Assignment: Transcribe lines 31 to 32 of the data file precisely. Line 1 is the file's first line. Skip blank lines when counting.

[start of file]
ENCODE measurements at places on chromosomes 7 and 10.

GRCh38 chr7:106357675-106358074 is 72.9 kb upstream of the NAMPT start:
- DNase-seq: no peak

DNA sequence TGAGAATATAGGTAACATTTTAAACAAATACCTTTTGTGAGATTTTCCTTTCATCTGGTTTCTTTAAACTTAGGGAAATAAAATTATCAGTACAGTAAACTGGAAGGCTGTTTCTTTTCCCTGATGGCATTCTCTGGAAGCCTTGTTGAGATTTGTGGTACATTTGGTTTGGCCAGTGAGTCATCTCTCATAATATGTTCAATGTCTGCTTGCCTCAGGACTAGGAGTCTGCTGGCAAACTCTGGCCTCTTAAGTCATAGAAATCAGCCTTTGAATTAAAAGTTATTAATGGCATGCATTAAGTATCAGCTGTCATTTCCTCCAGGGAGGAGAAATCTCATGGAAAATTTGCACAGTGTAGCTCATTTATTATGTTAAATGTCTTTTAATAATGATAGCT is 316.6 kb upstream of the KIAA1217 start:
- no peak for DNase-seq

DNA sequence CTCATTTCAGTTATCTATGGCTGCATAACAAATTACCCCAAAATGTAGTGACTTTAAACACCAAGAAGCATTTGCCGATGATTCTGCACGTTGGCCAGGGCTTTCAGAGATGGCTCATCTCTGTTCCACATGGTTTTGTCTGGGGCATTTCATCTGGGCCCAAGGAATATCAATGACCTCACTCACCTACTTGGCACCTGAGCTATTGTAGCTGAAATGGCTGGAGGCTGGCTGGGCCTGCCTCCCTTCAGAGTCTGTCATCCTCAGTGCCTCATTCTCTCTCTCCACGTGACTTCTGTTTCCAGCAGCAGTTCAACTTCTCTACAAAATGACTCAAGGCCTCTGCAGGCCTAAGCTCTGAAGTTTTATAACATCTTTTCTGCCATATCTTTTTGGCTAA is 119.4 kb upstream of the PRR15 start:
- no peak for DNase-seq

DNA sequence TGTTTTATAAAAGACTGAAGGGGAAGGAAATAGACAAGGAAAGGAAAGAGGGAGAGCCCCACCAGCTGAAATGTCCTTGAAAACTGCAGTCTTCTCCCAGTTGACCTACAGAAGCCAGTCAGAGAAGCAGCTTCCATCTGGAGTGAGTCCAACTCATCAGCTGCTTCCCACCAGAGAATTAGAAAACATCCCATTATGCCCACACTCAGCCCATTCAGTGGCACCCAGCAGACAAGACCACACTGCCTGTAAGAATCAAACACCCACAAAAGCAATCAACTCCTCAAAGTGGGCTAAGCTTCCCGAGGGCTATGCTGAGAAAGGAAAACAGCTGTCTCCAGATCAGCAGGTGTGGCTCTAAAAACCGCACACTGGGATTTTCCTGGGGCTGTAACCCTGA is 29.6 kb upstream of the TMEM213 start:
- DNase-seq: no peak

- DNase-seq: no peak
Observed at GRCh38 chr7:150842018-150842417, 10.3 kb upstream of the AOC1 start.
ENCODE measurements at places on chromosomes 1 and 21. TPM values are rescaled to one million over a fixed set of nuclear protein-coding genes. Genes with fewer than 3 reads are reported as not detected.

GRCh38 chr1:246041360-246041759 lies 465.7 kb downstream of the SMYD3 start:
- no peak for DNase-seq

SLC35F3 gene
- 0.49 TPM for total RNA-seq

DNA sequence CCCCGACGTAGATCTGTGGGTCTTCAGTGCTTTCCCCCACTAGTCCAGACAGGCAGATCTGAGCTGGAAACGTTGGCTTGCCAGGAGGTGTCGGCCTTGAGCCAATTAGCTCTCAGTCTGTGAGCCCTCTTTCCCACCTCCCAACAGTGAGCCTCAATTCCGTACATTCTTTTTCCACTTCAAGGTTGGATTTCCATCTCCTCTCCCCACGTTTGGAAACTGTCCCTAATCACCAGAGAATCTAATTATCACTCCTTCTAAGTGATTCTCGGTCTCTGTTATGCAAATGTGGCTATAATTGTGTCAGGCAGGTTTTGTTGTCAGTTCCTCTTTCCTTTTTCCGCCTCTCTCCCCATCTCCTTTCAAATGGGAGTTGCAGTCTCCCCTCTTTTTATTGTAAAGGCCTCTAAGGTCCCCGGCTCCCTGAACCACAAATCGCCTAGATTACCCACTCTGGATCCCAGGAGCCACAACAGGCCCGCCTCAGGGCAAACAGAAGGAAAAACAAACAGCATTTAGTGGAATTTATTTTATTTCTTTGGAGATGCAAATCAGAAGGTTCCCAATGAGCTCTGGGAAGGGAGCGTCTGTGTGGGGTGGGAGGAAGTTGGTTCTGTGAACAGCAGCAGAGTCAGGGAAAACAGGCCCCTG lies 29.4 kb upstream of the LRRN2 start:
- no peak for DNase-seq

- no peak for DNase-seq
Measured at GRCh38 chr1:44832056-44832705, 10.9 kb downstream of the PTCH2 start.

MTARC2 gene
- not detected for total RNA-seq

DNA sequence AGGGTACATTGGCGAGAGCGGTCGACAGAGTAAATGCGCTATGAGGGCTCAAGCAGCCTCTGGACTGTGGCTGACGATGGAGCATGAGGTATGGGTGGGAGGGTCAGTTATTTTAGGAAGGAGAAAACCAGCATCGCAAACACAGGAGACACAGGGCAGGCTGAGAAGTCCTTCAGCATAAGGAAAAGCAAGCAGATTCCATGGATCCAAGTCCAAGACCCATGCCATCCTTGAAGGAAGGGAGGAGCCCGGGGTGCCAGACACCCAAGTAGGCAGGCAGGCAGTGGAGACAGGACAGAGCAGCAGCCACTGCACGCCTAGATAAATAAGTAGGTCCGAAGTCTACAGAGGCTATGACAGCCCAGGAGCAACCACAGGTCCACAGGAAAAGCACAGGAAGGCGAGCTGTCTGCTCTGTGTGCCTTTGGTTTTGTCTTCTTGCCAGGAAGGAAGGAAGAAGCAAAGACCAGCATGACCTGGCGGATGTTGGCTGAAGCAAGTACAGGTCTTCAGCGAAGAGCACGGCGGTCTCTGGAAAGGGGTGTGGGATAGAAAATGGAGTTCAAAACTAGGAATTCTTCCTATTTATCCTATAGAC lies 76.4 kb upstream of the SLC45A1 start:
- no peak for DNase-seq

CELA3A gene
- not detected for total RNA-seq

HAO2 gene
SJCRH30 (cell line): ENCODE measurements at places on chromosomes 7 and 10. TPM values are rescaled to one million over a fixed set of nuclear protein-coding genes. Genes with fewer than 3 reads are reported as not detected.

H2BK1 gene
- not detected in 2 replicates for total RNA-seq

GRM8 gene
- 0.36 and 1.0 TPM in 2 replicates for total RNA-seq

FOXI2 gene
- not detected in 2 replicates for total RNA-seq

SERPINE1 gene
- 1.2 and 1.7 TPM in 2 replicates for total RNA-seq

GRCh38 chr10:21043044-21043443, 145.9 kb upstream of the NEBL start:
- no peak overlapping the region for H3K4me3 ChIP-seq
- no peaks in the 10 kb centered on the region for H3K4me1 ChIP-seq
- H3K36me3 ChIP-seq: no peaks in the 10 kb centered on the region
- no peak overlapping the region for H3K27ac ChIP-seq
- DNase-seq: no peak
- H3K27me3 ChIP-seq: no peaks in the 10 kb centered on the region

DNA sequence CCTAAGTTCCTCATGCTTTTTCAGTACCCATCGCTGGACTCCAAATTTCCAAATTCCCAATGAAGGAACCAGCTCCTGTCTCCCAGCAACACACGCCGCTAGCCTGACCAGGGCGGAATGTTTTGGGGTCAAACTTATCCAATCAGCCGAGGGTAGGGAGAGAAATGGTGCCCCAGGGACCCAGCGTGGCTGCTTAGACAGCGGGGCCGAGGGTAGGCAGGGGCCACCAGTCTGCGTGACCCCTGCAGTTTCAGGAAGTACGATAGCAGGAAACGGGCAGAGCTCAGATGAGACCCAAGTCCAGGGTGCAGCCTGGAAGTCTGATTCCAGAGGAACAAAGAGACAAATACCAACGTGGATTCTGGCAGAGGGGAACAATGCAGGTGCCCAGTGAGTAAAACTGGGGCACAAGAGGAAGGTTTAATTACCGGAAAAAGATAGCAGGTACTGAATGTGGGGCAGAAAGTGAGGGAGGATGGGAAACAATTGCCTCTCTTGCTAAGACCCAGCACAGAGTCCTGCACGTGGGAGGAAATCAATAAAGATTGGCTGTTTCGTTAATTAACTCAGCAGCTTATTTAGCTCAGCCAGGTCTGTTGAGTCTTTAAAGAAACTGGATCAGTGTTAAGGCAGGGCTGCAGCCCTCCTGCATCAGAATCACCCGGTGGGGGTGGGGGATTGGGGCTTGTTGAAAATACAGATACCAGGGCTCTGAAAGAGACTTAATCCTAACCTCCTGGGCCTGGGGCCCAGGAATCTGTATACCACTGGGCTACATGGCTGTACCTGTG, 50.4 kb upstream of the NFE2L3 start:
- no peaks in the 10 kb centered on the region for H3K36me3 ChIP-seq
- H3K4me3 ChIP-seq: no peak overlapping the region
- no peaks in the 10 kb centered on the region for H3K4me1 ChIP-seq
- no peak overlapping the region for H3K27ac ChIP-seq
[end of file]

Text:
GRM8 gene
- 0.36 and 1.0 TPM in 2 replicates for total RNA-seq